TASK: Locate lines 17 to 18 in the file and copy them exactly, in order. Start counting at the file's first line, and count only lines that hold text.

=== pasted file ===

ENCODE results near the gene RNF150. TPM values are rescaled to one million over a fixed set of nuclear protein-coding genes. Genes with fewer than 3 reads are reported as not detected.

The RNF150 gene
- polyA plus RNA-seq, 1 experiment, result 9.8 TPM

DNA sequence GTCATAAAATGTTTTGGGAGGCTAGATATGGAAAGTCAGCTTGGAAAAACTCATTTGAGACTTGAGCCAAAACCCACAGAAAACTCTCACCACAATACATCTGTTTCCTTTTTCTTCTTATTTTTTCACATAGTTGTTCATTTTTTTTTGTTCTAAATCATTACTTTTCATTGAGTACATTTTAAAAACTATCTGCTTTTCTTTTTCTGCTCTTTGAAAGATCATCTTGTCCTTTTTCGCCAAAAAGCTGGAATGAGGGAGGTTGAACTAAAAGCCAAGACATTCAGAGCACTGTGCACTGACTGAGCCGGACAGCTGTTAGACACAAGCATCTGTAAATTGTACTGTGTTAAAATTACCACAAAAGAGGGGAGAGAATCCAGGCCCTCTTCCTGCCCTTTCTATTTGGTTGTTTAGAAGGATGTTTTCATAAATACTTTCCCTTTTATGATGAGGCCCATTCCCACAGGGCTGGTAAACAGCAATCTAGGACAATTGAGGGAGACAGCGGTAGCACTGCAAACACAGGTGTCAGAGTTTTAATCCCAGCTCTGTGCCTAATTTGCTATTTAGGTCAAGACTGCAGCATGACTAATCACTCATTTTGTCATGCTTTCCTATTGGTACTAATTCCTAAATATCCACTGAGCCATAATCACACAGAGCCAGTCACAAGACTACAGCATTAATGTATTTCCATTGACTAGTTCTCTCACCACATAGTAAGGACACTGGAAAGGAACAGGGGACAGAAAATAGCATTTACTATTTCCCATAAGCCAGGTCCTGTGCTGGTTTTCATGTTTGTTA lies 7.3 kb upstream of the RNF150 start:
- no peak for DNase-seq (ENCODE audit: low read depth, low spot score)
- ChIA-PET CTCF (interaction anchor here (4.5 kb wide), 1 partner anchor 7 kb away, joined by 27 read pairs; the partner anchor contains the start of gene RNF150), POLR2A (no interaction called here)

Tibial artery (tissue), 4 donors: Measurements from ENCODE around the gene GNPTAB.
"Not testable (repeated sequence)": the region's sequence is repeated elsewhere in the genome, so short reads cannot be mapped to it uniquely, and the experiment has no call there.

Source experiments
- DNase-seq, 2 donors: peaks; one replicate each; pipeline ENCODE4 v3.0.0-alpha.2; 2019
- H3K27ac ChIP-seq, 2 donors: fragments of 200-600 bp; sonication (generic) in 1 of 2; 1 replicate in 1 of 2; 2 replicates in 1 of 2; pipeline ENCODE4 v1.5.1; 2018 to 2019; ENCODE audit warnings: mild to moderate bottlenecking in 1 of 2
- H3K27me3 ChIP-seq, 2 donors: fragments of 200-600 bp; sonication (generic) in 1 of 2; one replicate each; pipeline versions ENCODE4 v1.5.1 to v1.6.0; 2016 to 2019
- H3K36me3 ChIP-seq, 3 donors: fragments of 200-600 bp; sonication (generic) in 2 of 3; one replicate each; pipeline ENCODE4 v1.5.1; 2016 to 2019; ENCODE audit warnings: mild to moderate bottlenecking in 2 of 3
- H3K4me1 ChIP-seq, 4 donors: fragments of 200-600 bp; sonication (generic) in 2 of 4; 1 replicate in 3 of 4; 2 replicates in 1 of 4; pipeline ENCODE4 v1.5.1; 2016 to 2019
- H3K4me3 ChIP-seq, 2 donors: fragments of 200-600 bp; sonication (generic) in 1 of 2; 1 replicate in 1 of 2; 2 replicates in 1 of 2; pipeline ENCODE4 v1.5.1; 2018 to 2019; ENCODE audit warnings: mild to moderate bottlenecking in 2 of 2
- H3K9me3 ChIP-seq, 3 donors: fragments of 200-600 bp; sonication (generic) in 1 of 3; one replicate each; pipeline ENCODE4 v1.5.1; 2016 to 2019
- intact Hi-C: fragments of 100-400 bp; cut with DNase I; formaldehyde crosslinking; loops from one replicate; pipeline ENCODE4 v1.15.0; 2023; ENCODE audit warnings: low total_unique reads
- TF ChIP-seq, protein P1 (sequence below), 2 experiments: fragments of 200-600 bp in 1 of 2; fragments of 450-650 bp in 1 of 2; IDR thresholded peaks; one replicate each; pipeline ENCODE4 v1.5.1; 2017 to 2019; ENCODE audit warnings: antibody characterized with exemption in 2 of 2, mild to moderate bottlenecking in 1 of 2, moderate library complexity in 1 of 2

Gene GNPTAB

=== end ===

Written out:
- intact Hi-C: fragments of 100-400 bp; cut with DNase I; formaldehyde crosslinking; loops from one replicate; pipeline ENCODE4 v1.15.0; 2023; ENCODE audit warnings: low total_unique reads
- TF ChIP-seq, protein P1 (sequence below), 2 experiments: fragments of 200-600 bp in 1 of 2; fragments of 450-650 bp in 1 of 2; IDR thresholded peaks; one replicate each; pipeline ENCODE4 v1.5.1; 2017 to 2019; ENCODE audit warnings: antibody characterized with exemption in 2 of 2, mild to moderate bottlenecking in 1 of 2, moderate library complexity in 1 of 2